GeoCities might be dead, but its spirit is still very much alive in various corners of the Internet, for example, read about Digital gardens (pdf version), "side projects" produced by web designers and developers who create "individualized, creative sites that eschew the one-size-fits-all look and feel of social media".
In his 2009 essay on Internet surf clubs, Commodify Your Consumption: Tactical Surfing / Wakes of Resistance (optional reading), Curt Cloninger argues that from the artist's perspective...
The danger of MySpace and YouTube is not the threat that they may wind up archiving and owning all the 'content' I produce, or that they are currently getting rich off the content I produce, but that they control the parameters within which I produce 'my original' content.Curt Cloninger (2009)
The early web is an example of what the Internet looked like when 'the parameters' within which netizens produced their web sites were fairly open and unopinionated, before the era of social media, where a handful of surveillance capitalist platforms replaced the blank canvas of a geocities pages with the restricted parameters of online profiles. What would a contemporary online presence look like if it were unrestricted by these parameters?
What is the difference between a "homepage" and an online "profile"? Consider the digital folklore inspired personal homepages of net artist's Petra Cotright and Marisa Olson; or the the brutalist style of artist and musician Bill Wrutz's homepage; or the minimalist approach indie game artist Paolo Pedercini's took with his homepage; Or the animated design vibes of CSS artist's homepages like Shunya Koide and Agathe Cocco.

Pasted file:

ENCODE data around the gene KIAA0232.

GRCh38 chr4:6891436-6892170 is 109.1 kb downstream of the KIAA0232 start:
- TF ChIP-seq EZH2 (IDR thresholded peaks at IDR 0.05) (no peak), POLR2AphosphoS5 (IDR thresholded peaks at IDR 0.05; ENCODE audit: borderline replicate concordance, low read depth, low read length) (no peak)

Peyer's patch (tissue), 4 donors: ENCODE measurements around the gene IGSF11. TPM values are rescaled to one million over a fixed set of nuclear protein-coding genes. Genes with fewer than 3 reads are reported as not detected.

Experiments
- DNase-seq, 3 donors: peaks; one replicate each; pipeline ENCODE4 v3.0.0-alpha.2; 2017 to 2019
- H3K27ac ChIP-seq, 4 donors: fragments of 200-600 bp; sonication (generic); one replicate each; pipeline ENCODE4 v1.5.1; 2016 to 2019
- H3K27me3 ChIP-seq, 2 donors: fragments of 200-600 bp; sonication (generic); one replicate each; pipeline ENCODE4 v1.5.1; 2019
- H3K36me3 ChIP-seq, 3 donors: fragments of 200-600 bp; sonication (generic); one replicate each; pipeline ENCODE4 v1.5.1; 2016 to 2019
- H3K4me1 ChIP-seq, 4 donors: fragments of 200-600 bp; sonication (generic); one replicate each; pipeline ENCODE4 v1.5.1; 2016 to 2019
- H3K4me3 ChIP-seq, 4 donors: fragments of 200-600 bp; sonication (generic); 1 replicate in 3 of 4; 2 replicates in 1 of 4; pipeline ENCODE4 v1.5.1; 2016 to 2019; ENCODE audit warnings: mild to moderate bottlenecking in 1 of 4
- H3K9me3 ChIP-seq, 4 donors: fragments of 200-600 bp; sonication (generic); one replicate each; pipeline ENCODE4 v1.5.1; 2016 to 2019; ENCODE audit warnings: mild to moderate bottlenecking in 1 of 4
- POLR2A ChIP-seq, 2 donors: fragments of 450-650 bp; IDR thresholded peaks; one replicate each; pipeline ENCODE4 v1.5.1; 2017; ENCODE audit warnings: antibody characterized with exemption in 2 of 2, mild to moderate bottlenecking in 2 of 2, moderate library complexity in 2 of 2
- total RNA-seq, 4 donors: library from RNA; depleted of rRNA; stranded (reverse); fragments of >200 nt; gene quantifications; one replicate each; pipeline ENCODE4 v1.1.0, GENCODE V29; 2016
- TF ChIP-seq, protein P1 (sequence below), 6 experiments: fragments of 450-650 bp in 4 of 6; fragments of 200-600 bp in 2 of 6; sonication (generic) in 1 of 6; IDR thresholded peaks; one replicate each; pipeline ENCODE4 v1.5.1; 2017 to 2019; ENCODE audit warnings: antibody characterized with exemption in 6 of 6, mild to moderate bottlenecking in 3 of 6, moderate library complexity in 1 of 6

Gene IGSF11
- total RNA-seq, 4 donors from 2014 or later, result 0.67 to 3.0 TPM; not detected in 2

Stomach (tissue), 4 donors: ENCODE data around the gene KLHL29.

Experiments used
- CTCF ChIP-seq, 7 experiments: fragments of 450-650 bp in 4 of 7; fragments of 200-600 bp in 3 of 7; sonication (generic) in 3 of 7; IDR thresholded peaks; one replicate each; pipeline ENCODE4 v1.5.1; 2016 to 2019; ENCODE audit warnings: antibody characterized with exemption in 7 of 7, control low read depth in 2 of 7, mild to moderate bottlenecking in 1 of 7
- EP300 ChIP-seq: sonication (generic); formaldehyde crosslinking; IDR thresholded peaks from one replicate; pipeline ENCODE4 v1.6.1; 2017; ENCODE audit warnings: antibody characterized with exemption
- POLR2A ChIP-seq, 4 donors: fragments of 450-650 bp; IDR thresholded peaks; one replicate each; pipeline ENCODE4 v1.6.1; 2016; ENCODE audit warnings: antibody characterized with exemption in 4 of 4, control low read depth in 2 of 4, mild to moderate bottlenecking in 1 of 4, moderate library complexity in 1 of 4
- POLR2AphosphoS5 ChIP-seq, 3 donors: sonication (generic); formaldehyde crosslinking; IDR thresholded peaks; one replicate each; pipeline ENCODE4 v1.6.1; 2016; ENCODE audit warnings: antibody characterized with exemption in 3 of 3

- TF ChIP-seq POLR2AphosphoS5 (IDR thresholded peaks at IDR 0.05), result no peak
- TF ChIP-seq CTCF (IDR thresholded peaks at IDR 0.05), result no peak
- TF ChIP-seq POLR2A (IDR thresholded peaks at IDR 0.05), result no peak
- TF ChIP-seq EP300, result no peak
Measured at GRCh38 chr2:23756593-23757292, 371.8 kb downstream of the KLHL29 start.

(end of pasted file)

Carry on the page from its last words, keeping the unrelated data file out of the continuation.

The "digital gardens" discussed in the MIT Technology Review article is another answer to that question. Like web designer Melanie Richards' pages for example, Highlights a digital home for all the time's she highlights text in a book she's reading, or Melanie’s Bucket List a collection of places she has/has-yet to visit, or Good Things "a personal compilation of good sensory things in life." Other examples of digital gardens not mentioned in the article are Jake Is Listening, a collection of tracks creative coder Jake Albaugh is currently listening to, or Jake Quits a site where Jake publicly keeps track of how long it's been since he quit smoking, a public reminder he created to keep himself accountable.
In her performative lecture for the Transmediale festival, net artist Olia Lialina makes a distinctions between "Me vs My". In the Web's early days fandoms tended to dominate the Web rings, homepages used to be focused on our interests (My), rather than our selves (Me). If you chose one of your interests to create a digital home for, what would that be? Computer pioneer Ted Nelson coined lots of new words besides "hypertext" and "hypermedia" to convey his visions, Mike Dank is a fan of Nelson's and keeps a digital garden of #NelsonWords (side note: Ted Nelson's site is also worth checking out, he's spoken out against CSS in the past, his homepage's design reflects this position). Or maybe your fandom is more of a love/hate relationship, like Cody Ogden's Killed by Google, a digital graveyard for all the various tools/services Google released then abandoned or "sunset". Or maybe your digital garden collects something a bit more esoteric like Matthew Rayfield's stl.garden collection of publicly shared 3D (stl) files publicly on GitHub or Cory Arcangel's classic net art piece Data Diaries.